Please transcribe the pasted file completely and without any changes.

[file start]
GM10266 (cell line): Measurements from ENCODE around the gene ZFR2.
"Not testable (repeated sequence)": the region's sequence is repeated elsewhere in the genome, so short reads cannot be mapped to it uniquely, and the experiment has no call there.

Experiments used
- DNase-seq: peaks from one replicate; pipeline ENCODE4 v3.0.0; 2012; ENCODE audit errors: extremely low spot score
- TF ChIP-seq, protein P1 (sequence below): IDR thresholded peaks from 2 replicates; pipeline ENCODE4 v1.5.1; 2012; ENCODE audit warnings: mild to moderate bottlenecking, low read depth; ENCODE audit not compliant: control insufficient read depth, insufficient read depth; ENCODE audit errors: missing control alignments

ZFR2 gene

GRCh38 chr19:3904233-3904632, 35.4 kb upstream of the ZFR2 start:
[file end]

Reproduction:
GM10266 (cell line): Measurements from ENCODE around the gene ZFR2.
"Not testable (repeated sequence)": the region's sequence is repeated elsewhere in the genome, so short reads cannot be mapped to it uniquely, and the experiment has no call there.

Experiments used
- DNase-seq: peaks from one replicate; pipeline ENCODE4 v3.0.0; 2012; ENCODE audit errors: extremely low spot score
- TF ChIP-seq, protein P1 (sequence below): IDR thresholded peaks from 2 replicates; pipeline ENCODE4 v1.5.1; 2012; ENCODE audit warnings: mild to moderate bottlenecking, low read depth; ENCODE audit not compliant: control insufficient read depth, insufficient read depth; ENCODE audit errors: missing control alignments

ZFR2 gene

GRCh38 chr19:3904233-3904632, 35.4 kb upstream of the ZFR2 start: